Minneapolis Public Schools leaders say they want to begin the school year with remote instruction — delaying a potential return to in-person classes until later in the year, if it happens at all.
School districts across the state are awaiting Gov. Tim Walz’s announcement Thursday on whether they can fully reopen, continue with distance learning, or do some combination of the two. But Minneapolis school leaders said Tuesday night that they believe keeping students at home remains the best option for the state’s third-largest district, citing widespread concern from families and teachers about returning to school buildings and the complexity of setting up a “hybrid” instruction model with strict capacity limits and physical distancing requirements.
Superintendent Ed Graff said district officials want the school year to begin Sept. 8 with what they’re calling “distance learning with supports,” a model in which instruction and coursework would happen remotely — as it did this spring, when schools shut down amid the COVID-19 pandemic — but with school buildings open for some one-on-one tutoring, technology and mental health support for students.
“That [model] is definitely the best scenario for us, given the context of everything,” Graff said at Tuesday evening’s school board meeting.
The district’s plans won’t be official until after the governor’s announcement, and it will potentially require a vote of the board in early August. But it’s likely they’ll go forward if board members approve; Walz and officials with the state Department of Education have said school districts will have the flexibility to opt for distance learning this year, even if some or all schools are allowed to open in some form.
Graff and other district leaders pointed to recent surveys that show parents and staff reluctant to return to school in September. Though they cautioned that the survey results didn’t represent the full scope of families served by Minneapolis schools — nearly 74% of people who responded the survey were white, though students of color make up more than 62% of the district’s enrollment — they said it was clear many families aren’t ready for students to return to school.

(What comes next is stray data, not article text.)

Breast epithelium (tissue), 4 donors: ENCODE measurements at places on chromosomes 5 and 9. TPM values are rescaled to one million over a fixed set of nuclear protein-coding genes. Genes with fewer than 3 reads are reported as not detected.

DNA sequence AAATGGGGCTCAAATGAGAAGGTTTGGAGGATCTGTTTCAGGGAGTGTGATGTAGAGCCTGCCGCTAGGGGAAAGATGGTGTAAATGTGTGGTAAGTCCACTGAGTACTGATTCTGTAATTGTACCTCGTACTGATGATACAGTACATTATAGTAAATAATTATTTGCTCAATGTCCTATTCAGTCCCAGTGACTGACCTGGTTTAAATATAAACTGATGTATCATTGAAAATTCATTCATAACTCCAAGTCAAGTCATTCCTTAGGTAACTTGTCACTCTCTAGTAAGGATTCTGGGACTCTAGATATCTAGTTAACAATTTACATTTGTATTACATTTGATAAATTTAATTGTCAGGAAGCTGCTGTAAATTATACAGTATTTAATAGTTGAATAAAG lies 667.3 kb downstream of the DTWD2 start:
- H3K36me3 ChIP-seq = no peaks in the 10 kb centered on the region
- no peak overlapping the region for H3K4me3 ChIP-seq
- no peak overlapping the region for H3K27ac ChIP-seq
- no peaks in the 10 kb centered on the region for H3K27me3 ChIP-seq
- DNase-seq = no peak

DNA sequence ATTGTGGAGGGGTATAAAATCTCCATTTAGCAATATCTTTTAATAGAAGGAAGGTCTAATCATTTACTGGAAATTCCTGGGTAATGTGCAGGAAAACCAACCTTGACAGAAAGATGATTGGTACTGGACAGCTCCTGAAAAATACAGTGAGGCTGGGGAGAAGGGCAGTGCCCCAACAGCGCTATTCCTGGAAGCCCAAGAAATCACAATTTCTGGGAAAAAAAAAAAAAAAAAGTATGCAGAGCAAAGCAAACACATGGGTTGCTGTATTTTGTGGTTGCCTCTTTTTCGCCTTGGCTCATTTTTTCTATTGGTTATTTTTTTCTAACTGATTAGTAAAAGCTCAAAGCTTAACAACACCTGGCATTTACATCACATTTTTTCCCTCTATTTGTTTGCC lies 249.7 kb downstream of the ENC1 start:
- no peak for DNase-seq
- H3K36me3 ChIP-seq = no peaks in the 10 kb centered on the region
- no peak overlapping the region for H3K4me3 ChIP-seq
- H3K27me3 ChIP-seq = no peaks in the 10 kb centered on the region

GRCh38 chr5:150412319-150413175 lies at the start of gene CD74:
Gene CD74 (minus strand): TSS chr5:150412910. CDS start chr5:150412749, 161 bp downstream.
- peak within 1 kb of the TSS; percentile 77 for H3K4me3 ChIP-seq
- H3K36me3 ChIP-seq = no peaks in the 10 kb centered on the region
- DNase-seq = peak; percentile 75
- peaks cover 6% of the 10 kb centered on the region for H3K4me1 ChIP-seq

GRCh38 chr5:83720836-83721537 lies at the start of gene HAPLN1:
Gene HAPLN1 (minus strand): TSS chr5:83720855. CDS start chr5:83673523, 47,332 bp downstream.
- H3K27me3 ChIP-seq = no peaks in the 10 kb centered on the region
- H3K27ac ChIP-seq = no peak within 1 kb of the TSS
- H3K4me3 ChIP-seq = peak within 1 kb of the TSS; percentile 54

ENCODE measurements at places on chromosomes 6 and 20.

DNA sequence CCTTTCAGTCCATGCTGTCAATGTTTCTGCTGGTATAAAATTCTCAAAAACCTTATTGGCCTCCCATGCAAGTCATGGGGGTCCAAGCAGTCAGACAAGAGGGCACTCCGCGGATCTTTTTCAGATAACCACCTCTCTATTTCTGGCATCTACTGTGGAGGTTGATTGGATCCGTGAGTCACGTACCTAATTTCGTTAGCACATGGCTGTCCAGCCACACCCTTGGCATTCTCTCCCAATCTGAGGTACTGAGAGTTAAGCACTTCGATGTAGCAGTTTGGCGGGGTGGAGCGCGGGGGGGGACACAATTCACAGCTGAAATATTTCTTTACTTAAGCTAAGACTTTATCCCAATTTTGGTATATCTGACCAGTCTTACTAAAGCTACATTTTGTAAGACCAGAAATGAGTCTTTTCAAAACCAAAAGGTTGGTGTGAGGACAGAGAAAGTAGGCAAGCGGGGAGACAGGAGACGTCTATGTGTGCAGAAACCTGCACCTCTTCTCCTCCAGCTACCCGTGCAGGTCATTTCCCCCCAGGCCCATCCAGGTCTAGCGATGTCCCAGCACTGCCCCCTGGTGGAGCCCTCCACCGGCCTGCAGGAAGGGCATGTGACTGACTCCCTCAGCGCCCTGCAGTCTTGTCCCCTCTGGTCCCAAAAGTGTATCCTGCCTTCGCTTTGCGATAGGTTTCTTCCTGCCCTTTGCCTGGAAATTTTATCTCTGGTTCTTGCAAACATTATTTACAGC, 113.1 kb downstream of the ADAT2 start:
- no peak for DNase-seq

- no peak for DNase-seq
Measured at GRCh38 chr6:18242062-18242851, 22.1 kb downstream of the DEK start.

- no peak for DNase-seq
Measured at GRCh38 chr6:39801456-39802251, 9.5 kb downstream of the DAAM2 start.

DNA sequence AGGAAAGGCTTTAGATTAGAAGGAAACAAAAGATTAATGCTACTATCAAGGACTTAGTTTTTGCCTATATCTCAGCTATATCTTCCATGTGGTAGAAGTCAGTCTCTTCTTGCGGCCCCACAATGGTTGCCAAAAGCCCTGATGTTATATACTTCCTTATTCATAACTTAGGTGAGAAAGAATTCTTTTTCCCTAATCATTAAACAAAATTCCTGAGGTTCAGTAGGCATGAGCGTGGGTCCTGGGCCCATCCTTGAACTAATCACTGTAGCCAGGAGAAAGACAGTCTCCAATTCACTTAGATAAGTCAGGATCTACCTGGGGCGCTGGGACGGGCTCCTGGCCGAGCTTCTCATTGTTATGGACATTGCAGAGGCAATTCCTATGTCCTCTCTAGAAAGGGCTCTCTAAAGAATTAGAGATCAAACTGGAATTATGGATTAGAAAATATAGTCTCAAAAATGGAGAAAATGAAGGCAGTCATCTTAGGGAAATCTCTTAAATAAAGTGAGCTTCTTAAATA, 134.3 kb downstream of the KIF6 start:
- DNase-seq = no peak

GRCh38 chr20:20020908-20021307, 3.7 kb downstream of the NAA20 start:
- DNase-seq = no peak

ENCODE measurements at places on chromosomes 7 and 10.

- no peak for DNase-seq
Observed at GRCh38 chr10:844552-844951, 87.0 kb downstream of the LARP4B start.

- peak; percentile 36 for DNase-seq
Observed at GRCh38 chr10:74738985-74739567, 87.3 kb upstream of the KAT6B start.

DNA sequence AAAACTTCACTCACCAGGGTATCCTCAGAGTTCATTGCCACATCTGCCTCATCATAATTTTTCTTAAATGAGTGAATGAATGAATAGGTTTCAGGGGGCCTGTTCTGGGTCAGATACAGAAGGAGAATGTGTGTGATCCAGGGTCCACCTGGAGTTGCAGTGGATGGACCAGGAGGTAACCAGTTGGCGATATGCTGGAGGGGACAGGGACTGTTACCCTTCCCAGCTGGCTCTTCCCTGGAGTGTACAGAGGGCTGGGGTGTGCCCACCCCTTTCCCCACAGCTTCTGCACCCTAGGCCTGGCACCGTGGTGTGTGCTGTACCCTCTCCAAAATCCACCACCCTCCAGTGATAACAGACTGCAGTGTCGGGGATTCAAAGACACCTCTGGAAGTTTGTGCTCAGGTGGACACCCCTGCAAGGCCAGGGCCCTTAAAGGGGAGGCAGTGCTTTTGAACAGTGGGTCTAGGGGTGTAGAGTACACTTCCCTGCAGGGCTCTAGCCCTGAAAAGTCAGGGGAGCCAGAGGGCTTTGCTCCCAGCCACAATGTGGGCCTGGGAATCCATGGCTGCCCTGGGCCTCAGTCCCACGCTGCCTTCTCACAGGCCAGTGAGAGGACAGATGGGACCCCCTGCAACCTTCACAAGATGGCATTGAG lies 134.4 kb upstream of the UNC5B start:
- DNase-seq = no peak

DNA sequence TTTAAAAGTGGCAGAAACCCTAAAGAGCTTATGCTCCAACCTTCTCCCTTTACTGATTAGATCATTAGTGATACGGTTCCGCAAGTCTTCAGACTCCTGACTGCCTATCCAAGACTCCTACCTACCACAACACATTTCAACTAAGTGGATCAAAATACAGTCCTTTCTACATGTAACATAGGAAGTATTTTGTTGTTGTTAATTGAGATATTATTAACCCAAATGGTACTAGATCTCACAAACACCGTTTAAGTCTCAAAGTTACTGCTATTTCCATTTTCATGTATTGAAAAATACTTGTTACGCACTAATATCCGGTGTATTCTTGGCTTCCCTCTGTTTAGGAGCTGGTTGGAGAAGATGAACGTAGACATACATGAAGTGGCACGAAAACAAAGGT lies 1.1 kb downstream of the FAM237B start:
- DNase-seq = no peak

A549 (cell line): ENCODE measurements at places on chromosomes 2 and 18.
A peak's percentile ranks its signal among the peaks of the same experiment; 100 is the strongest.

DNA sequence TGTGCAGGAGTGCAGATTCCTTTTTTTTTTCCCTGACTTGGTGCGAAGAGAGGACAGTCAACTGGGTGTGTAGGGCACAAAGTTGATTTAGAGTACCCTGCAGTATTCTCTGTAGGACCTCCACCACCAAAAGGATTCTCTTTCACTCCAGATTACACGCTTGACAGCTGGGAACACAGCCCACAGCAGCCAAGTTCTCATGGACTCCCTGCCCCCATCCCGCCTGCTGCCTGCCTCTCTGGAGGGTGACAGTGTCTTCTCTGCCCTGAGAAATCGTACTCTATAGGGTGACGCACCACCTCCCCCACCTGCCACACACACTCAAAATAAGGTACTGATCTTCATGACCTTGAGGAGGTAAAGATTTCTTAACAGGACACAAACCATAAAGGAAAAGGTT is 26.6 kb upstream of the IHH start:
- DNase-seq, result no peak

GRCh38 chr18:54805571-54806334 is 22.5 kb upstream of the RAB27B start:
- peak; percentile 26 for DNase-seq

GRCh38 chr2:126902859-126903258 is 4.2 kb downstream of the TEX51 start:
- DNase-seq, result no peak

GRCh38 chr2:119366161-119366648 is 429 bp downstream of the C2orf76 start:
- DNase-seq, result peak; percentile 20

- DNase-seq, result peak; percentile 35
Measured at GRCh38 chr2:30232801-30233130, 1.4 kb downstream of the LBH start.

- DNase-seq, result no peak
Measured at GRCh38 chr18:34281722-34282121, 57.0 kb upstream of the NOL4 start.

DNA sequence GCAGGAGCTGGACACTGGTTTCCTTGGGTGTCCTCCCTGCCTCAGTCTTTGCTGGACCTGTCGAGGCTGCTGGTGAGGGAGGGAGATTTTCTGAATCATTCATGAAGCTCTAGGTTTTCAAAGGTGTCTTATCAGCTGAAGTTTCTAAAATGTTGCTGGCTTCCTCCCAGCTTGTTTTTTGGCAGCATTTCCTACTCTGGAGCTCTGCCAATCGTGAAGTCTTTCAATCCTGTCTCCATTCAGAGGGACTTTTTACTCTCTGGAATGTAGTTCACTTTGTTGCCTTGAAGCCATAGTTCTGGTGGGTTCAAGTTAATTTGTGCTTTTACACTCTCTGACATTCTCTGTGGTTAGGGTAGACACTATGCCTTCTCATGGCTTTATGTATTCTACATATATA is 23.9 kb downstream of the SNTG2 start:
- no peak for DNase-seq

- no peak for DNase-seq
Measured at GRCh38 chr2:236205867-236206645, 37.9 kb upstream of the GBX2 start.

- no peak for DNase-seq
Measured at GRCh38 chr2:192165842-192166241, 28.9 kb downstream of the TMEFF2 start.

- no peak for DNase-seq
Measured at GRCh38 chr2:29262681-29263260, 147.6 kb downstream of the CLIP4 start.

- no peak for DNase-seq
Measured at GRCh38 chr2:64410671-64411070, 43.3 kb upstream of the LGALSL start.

Of the more than 12,000 families who took the survey, 30% said they wanted to continue with distance learning, while another 36% preferred a combination of online and in-person instruction. Larger shares of Black, American Indian and Hispanic families said they wanted school to remain online.
Meanwhile, close to 60% of Minneapolis teachers surveyed said they were “uncomfortable” or “very uncomfortable” about returning to work. About 11% of the district’s teachers said they would likely need to take a leave of absence if in-person classes resumed. About one-third said they either wouldn’t return or would need some kind of accommodation to feel safe.
“This matters because we want our teachers to be in a positive place when they are instructing our students,” said Eric Moore, the district’s senior accountability, research and equity officer.
The district has created a five-phase approach for the school year, illustrated with a “dial” that could be moved depending on the spread of the virus in the community and other factors. It ranges from distance learning with no access allowed in school buildings to full reopening. The “distance learning with supports” model proposed for the start of the school year is the second phase of the plan.
District leaders said they have spent the summer fine-tuning the software, planning and systems used for distance learning to make it a better experience than the one students and teachers experienced this spring. Among the changes are additional training for teachers, more predictable scheduling, and training for students and teachers in “digital literacy and digital citizenship.”
Graff said moving into a limited hybrid format would be a gradual process that may be considered in the first part of the school year. It would likely be designed to bring the youngest students — those in third grade or below — into buildings for part of the week, with older students likely remaining at home. Many of the details of such a plan, however, are still being worked out.
Also still unclear: whether Minneapolis and other districts would again provide child care for children of first responders, as they were directed to do this spring. Graff said school leaders are still waiting on those details, and others, from the governor.